The Star-Telegram chose to print two excerpts (the first ran in Sunday's Life section) from the prologue and Chapter One. The Sunday excerpt introduced modern-day tribal matriarch Miss Charles Emily Wilson, who 18 years ago organized an annual celebration to help Seminole African descendants keep their history alive with a day of parades, barbecues and, above all, Miss Charles passing down the oral history of her people. But now Miss Charles has Alzheimer's disease. She is brought to Seminole Heritage Days by relatives and welcomed there by old friends whose names she can no longer recall. Still, as other would-be historians stumble through speeches, Miss Charles begins remembering, and once again launches into the tale of how escaped slaves from British colonies ran away to Florida and were taken in there by the Seminole tribe. The Seminoles, too, practiced slavery, although a more benign version than that of the whites.

Seminole African Scouts Picture

On Sunday, through flashbacks to his interviews with Miss Charles years ago, Guinn took readers through the early years of the blacks' existence among the Seminole. In today's excerpt, Miss Charles explores the tribe's gradual disenchantment with being kept in any sort of slavery.

From Chapter One

I stayed in Brackettville for five days and came back again afterward. The more I learned about the Seminole African, the more I wanted to know. Besides doing my own research, I spent several mornings and afternoons with Miss Charles in her dark living room and many more hours with Willie Warrior, her old pupil who succeeded her as tribal historian. They were really the only two Seminole African descendants left who knew enough to be mesmerizing storytellers.

But even their knowledge had gaps, mostly concerning the tribe's early years in Florida. Once the great U.S.-Seminole Wars concluded and the Seminole African were transferred to Indian Territory, there were government records, many letters, and a few books and other documentation. But of the Seminole African in Florida very little was recorded, and, apparently, the early tribal storytellers didn't provide much detail.

Recourse to history books and non-Seminole African historians, though, provided me with background to more fully appreciate Miss Charles' first tales of the anonymous half-dozen slaves, and to flesh out what she and Willie told me later. The existence of the Seminole African resulted, as most cultures had to, from merging forces of history. That there were blacks seeking freedom; that they fled to Florida above all other regions of the North American continent; that the Seminole tribe was there to greet and shelter them -- these were separate elements that, through chance or some higher design, came together in that place and time.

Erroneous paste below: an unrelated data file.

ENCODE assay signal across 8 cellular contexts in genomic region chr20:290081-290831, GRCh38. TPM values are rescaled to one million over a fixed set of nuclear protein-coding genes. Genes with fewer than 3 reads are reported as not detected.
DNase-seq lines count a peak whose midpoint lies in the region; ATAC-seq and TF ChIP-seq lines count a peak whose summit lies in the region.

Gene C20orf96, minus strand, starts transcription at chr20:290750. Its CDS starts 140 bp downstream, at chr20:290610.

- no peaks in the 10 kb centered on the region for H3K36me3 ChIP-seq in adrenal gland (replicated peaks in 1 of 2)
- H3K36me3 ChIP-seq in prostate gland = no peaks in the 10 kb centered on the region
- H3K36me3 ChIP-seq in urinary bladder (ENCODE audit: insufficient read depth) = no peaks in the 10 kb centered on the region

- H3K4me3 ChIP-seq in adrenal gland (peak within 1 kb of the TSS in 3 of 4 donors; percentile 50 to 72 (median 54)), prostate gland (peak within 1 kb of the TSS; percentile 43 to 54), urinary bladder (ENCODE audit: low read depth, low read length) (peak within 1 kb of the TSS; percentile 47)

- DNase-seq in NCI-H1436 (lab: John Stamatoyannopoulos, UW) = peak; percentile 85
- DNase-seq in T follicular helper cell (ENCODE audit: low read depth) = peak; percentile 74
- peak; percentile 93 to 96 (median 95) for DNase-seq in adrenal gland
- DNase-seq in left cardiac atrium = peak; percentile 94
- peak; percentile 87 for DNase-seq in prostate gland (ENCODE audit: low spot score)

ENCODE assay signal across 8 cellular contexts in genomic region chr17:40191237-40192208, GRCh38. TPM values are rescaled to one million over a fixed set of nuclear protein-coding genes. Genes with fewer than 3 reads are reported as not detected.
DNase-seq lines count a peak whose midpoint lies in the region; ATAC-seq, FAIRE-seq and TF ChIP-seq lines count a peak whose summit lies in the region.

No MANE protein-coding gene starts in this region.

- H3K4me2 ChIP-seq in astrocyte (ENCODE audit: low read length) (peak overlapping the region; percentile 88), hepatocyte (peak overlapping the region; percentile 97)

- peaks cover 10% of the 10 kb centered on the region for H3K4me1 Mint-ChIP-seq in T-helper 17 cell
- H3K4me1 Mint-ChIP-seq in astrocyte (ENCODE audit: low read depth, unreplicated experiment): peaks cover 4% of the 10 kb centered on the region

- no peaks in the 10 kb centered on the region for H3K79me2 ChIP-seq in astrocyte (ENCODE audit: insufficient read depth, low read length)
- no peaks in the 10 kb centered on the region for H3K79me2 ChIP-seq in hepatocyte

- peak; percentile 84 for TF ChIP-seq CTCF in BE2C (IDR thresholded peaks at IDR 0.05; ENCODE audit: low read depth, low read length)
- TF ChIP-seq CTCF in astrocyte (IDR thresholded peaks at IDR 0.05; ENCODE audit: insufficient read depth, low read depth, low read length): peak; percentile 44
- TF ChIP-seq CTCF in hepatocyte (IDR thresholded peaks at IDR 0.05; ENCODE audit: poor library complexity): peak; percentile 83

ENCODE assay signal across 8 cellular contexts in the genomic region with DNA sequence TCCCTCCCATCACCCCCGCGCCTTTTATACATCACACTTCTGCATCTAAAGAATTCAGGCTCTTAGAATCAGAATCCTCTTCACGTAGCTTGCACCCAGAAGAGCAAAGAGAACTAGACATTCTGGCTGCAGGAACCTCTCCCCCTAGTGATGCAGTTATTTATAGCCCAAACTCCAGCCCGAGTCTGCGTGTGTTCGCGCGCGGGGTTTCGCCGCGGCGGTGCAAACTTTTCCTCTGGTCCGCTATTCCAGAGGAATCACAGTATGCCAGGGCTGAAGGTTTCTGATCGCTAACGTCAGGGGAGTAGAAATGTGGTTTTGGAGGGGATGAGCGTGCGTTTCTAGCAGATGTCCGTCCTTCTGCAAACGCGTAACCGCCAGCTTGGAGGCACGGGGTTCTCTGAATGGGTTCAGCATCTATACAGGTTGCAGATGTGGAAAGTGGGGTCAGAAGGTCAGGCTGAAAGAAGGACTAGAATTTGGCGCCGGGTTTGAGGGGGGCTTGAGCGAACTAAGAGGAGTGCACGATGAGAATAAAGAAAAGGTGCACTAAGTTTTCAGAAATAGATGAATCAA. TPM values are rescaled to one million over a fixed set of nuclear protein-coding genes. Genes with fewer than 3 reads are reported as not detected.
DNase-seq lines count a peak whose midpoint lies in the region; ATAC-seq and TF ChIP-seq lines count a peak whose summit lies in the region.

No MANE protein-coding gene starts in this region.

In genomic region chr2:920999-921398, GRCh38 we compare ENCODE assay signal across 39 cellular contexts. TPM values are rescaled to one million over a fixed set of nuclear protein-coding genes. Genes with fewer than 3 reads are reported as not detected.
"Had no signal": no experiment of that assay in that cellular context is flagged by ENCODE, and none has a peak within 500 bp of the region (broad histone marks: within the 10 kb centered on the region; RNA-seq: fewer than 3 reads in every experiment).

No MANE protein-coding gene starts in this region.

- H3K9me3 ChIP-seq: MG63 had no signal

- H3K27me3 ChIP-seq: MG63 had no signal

Later, when I shared what I'd learned with Miss Charles, she listened raptly, leaning forward but usually with her eyes closed. I could easily imagine her sorting through what she was hearing, deciding which facts could be incorporated into her own tale-telling. It had been necessary, I said, to go back some 350 years from the time the first slaves ran to the Seminole in Florida. To understand all that was going to happen, I'd needed to begin with the development and eventual collision of three historic facts -- slavery in the New World, the colonial ambitions of Spain and the decision by members of the Creek tribe to break away and form their own nation.

"Oh, yes," Miss Charles said. "Let me get some paper." She rummaged in a desk drawer and brought out a pad and pencil. Then she gestured for me to begin.

Slavery came first. In 1415, Portugal became the first European nation to actively participate in the slave trade. Spain and the Netherlands became heavily involved. For a long time, France and England participated to a lesser extent. In Europe, there was limited use for uneducated African slaves. There was not an endless amount of land to be tilled and harvested. But, across a great ocean, there were new economies that could only flourish with an immense influx of slave labor.